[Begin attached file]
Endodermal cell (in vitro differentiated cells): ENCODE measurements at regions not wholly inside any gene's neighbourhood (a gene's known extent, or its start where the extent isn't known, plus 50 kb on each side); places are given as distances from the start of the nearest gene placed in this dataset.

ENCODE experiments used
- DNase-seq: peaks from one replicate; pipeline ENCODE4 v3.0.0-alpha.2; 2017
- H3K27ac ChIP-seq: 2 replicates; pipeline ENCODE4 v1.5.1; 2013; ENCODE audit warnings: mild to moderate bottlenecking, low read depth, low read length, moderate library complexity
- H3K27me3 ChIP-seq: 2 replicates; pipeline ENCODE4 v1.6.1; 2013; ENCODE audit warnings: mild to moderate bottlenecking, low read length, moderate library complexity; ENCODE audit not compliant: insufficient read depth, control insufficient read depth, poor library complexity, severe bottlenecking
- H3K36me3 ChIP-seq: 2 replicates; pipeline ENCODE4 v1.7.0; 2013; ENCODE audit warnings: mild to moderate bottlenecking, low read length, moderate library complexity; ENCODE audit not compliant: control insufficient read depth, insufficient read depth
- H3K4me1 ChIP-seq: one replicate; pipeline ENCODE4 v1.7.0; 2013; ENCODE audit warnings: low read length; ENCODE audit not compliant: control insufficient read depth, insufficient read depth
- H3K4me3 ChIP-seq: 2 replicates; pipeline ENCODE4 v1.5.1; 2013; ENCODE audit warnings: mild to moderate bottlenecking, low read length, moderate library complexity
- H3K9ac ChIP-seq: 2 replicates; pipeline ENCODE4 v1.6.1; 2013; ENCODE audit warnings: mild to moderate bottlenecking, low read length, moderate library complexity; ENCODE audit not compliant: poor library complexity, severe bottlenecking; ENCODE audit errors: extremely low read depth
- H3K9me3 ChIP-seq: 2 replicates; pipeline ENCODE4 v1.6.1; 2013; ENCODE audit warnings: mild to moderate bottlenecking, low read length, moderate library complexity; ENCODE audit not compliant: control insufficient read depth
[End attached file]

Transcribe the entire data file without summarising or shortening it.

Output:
Endodermal cell (in vitro differentiated cells): ENCODE measurements at regions not wholly inside any gene's neighbourhood (a gene's known extent, or its start where the extent isn't known, plus 50 kb on each side); places are given as distances from the start of the nearest gene placed in this dataset.

ENCODE experiments used
- DNase-seq: peaks from one replicate; pipeline ENCODE4 v3.0.0-alpha.2; 2017
- H3K27ac ChIP-seq: 2 replicates; pipeline ENCODE4 v1.5.1; 2013; ENCODE audit warnings: mild to moderate bottlenecking, low read depth, low read length, moderate library complexity
- H3K27me3 ChIP-seq: 2 replicates; pipeline ENCODE4 v1.6.1; 2013; ENCODE audit warnings: mild to moderate bottlenecking, low read length, moderate library complexity; ENCODE audit not compliant: insufficient read depth, control insufficient read depth, poor library complexity, severe bottlenecking
- H3K36me3 ChIP-seq: 2 replicates; pipeline ENCODE4 v1.7.0; 2013; ENCODE audit warnings: mild to moderate bottlenecking, low read length, moderate library complexity; ENCODE audit not compliant: control insufficient read depth, insufficient read depth
- H3K4me1 ChIP-seq: one replicate; pipeline ENCODE4 v1.7.0; 2013; ENCODE audit warnings: low read length; ENCODE audit not compliant: control insufficient read depth, insufficient read depth
- H3K4me3 ChIP-seq: 2 replicates; pipeline ENCODE4 v1.5.1; 2013; ENCODE audit warnings: mild to moderate bottlenecking, low read length, moderate library complexity
- H3K9ac ChIP-seq: 2 replicates; pipeline ENCODE4 v1.6.1; 2013; ENCODE audit warnings: mild to moderate bottlenecking, low read length, moderate library complexity; ENCODE audit not compliant: poor library complexity, severe bottlenecking; ENCODE audit errors: extremely low read depth
- H3K9me3 ChIP-seq: 2 replicates; pipeline ENCODE4 v1.6.1; 2013; ENCODE audit warnings: mild to moderate bottlenecking, low read length, moderate library complexity; ENCODE audit not compliant: control insufficient read depth